Ira Glass has stories to tell about telling stories

Ira Glass, host of “This American Life.”
Jesse Michener
Ira Glass, host of “This American Life.”

As juggernauts go, Ira Glass is a quiet one. During the 22 years he’s hosted the wildly popular public radio program “This American Life,” his soft-spoken affect and halting cadence have spawned much imitation and emulation — and even some consternation among those who crave the more declarative style familiar to prior generations of listeners.

Glass has shown great interest in combining performance media. He toured the world a few years ago with “Three Acts, Two Dancers, One Radio Host,” a show he developed with the Monica Bill Barnes & Company dance troupe. In 2016, “This American Life” commissioned “Frozen” composers Robert Lopez and Kristen Anderson-Lopez to write a song from the perspective of House Speaker Paul Ryan; Neil Patrick Harris sang it. “Come Sunday,” a Netflix-produced narrative film based on an episode of “This American Life” about Bishop Carlton Pearson, with a cast including Chiwetel Ejiofor, Jason Segel, and Martin Sheen, will begin streaming Friday.

Glass performs his latest solo show, “Seven Things I’ve Learned: An Evening With Ira Glass,” at Symphony Hall on Sunday evening. It’ll feature Glass presenting audio and video clips as he tells some of the stories that never made it to air, and offers a peek into the making of “This American Life.” He spoke to the Globe by telephone.


Q. You’ve talked about your work on the radio being influenced by Broadway musicals. How so?

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A. My mom took us to musicals when I was a kid, and as Jewish kids on the East Coast growing up in the ’60s and ’70s, that was the music that was in the house. When “Fiddler on the Roof” came to Broadway [in 2015], I went and I realized how much of the show I had memorized. I hadn’t seen it since I was 18.

When I started working in journalism, I always had this feeling that I want to give the stories more oomph, more feeling, more . . . something. I didn’t have a word to describe it. And then at some point when I looked at the kinds of stories that we end up making on “This American Life,” I realized that those are stories where they would start off very light and funny and then you would come to realize that, oh, this is about some bigger idea, some bigger something. And by the end it would be very sad. And I was like: Oh, that’s actually the structure of “Fiddler.” That’s the structure of a lot of those old musicals. I feel like that template got somehow imprinted in me from those shows.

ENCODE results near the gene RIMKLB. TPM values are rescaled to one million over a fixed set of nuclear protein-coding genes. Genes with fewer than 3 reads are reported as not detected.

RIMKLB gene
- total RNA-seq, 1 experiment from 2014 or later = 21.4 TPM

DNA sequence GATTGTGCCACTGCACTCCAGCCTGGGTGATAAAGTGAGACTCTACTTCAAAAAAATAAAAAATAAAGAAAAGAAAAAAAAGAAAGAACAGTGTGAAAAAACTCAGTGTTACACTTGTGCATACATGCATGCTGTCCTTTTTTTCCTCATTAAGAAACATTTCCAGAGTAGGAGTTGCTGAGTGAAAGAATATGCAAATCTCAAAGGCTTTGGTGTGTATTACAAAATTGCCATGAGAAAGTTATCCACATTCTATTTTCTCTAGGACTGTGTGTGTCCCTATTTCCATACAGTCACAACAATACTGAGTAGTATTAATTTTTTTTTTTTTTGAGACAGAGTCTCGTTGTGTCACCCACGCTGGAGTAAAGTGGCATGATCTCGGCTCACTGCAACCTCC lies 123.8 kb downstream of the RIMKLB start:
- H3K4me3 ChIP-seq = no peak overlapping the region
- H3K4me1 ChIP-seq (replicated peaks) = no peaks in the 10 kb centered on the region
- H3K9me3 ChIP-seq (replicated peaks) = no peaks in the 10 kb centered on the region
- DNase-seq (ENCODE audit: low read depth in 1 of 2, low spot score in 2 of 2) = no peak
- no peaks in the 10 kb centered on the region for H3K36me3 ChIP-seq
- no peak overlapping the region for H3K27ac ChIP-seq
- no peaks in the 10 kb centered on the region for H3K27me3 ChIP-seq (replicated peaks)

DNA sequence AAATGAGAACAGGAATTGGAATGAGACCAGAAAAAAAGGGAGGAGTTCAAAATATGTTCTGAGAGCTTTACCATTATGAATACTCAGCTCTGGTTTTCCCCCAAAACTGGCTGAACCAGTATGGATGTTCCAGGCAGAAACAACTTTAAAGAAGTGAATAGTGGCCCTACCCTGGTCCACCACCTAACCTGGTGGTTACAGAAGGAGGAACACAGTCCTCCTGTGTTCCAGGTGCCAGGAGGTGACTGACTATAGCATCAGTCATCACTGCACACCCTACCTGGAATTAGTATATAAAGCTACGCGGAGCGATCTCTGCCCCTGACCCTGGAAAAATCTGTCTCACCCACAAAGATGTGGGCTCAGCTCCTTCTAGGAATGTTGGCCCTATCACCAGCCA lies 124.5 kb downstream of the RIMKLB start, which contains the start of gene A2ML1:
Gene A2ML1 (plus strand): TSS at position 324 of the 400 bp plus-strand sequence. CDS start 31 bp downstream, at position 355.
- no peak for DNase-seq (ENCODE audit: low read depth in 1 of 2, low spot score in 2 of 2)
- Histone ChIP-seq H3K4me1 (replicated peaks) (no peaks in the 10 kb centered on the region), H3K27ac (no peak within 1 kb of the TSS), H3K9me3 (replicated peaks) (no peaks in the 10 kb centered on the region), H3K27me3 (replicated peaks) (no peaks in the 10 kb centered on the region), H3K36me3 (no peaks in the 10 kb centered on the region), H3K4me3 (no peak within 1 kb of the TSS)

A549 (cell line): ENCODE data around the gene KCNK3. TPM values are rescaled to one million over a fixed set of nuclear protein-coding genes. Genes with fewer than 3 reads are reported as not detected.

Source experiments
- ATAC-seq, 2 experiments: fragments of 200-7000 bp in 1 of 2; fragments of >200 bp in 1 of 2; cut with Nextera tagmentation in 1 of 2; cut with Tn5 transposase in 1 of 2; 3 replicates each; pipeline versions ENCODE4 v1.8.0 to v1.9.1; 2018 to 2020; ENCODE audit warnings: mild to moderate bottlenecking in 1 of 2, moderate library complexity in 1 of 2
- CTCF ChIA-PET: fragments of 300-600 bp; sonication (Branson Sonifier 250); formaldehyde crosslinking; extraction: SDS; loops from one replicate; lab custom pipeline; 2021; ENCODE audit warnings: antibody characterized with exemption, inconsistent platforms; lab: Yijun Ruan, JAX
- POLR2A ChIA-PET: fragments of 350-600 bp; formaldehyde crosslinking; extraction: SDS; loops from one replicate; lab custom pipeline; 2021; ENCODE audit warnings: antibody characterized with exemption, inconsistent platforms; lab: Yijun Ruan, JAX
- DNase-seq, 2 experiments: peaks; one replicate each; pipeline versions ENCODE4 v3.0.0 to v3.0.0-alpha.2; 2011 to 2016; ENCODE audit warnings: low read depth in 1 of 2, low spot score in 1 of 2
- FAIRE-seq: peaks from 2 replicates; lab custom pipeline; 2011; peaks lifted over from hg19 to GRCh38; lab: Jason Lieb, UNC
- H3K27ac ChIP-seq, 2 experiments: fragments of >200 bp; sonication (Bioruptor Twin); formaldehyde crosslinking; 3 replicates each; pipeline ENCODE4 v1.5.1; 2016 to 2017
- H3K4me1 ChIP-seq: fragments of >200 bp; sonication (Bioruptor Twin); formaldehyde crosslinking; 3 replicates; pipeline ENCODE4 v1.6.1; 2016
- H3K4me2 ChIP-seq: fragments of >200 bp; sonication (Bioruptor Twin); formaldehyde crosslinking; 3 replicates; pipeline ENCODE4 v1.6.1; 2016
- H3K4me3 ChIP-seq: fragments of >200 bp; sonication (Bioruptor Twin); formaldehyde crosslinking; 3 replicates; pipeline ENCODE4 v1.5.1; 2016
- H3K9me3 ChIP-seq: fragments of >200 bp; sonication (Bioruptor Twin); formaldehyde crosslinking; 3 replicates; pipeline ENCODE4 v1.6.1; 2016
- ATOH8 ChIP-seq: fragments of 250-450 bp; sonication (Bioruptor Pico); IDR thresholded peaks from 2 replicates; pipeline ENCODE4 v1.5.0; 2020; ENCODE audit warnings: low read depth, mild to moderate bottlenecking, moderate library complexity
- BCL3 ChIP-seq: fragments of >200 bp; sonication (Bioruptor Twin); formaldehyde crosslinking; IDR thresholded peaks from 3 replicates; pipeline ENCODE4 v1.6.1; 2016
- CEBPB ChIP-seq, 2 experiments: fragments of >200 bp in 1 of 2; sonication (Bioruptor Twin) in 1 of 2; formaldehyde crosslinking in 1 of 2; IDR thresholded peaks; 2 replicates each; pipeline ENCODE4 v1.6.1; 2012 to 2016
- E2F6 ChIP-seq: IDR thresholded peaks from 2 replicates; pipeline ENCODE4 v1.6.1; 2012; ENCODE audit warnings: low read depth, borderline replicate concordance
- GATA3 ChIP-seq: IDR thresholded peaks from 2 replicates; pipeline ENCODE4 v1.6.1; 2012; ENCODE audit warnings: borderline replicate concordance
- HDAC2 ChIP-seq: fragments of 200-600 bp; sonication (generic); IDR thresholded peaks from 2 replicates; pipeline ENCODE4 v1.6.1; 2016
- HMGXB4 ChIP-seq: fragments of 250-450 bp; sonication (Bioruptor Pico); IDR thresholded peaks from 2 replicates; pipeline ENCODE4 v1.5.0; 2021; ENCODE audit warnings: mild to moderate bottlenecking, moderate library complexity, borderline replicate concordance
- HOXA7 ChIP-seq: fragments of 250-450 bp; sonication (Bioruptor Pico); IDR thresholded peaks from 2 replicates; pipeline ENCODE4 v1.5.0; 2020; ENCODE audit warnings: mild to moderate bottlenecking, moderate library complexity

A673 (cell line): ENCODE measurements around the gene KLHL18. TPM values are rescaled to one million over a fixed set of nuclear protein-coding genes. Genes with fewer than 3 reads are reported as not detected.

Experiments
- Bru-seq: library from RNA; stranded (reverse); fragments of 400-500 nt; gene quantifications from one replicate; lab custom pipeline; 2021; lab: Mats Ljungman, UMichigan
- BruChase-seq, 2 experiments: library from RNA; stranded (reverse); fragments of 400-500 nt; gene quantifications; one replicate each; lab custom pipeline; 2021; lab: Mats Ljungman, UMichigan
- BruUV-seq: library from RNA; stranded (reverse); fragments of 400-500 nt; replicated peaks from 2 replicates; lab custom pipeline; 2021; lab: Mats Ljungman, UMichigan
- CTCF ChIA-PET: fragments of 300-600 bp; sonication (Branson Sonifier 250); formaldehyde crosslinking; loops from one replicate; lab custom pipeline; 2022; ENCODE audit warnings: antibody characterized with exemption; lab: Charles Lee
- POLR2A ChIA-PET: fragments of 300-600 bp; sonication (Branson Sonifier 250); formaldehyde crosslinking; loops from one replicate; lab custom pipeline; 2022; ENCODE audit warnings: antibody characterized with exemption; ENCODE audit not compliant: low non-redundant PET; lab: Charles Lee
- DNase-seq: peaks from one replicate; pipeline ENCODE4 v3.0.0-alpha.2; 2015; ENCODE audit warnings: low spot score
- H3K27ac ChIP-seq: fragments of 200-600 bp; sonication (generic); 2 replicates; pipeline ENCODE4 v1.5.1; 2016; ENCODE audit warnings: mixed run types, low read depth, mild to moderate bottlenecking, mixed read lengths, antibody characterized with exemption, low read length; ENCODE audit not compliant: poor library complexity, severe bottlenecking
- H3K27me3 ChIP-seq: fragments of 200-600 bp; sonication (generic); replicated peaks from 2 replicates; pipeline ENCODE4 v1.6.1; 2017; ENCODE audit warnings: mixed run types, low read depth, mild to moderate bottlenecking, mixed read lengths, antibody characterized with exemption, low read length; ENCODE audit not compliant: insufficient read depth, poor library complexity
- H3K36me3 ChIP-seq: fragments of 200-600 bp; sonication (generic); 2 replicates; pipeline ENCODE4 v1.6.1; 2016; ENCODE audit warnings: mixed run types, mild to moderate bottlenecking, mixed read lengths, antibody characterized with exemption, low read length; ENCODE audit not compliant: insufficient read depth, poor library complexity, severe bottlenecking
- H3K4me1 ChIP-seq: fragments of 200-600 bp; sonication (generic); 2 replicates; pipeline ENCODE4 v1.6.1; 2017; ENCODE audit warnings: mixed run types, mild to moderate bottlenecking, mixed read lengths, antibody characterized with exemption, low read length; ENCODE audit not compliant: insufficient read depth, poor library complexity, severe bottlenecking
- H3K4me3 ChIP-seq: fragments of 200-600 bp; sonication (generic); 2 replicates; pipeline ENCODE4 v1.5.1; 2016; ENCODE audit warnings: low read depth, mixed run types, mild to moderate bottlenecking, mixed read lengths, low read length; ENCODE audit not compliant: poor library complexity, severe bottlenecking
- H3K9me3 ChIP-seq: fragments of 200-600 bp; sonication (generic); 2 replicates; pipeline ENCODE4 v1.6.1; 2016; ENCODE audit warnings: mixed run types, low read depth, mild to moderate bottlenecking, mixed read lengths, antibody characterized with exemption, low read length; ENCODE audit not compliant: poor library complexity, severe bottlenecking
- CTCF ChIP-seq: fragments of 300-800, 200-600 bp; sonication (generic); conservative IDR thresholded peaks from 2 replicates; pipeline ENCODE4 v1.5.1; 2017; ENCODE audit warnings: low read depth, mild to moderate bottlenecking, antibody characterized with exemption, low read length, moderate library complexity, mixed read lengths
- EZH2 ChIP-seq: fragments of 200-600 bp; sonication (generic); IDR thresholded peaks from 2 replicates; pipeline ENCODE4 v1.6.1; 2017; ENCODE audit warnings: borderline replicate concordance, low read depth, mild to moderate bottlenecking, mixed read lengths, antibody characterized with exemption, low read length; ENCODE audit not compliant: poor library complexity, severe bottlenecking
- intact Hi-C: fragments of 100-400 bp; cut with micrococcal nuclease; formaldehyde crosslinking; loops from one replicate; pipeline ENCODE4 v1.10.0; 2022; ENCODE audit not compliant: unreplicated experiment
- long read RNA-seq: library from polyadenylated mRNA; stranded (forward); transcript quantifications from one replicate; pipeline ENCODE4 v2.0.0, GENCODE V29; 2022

Q. When you first saw Monica Bill Barnes’s dance company perform, what did you see that made you feel you had a common creative cause?

A. I just thought they were really entertaining, but entertainers who were about something bigger and more thoughtful. They were funny, and I had never seen dance that was funny. But it also could be very emotional. They created a feeling in their dances that felt to me like the feeling we’re trying to create on the radio show, but they used no words.


Q. One of the hardest things to do on the radio is sound conversational, and you definitely do that. Would your friends say they recognize the Ira Glass they hear on the radio?

A. They would. I very much had to train myself to sound on the air exactly the way I sound in real life. That took 10 or 12 years.

I just had the experience a couple months ago, since my wife and I split up, of going out with somebody for the first time in 20 years. She kind of knew from a friend that I did a radio show or something, but she had never heard it. And then we had gone out three times and she finally listened to the show and she had two reactions. One was a kind of surprise, like, “Oh it’s good!” And then the other thing was, “It sounds like you’re talking right to me but you’re talking over the radio.” I felt like: Yes! It took years to develop that!

Q. How does everything that’s going on in the country right now affect the work that you do on “This American Life”?

A. As a staff, right now we’re trying to figure out how to document the seismic changes that the US is going through culturally and politically. It’s a constant challenge, and I feel like we’re constantly trying to invent new things to do.


We’ve done one thing that we spent like eight months on — producer Miki Meek and I and two other producers went into one town in Alabama that had a flood of immigrants and we tried to say, definitely, what happened. Did they take American jobs? Did they lead to an increase in crime? Did they lead to an increase in taxes? Let’s look at one place and see what really happens.

Q. As a journalist in this climate, I feel like simply telling the truth is a patriotic act.

A. It’s war right now between the fact-based media and the non-fact-based media, and the fact-based media is not winning. Partly because we don’t treat it as a war. The other side sees it as a war and talks about it as a war, and those of us in the fact-based media are not rising to the occasion. Rising to the occasion would mean new resources, new money, new tactics, which the other side is doing.

There’s all this money flooding in and new ways of doing it and honestly a lot of innovation and a lot of sass, and they deserve to be successful because they’re making stuff that’s really engaging and entertaining. And those of us in the fact-based media are doing what we’ve always done. And doing it really well — there’s incredible reporting from the fact-based media every day. But I feel like this moment actually requires more than just being factually accurate.

Seven Things I’ve Learned: An Evening With Ira Glass

Presented by Celebrity Series of Boston. At Symphony Hall, Sunday at 7 p.m. Tickets from $30, 617-482-6661,

Interview was edited and condensed. Jeremy D. Goodwin can be reached at and on Twitter @jeremydgoodwin.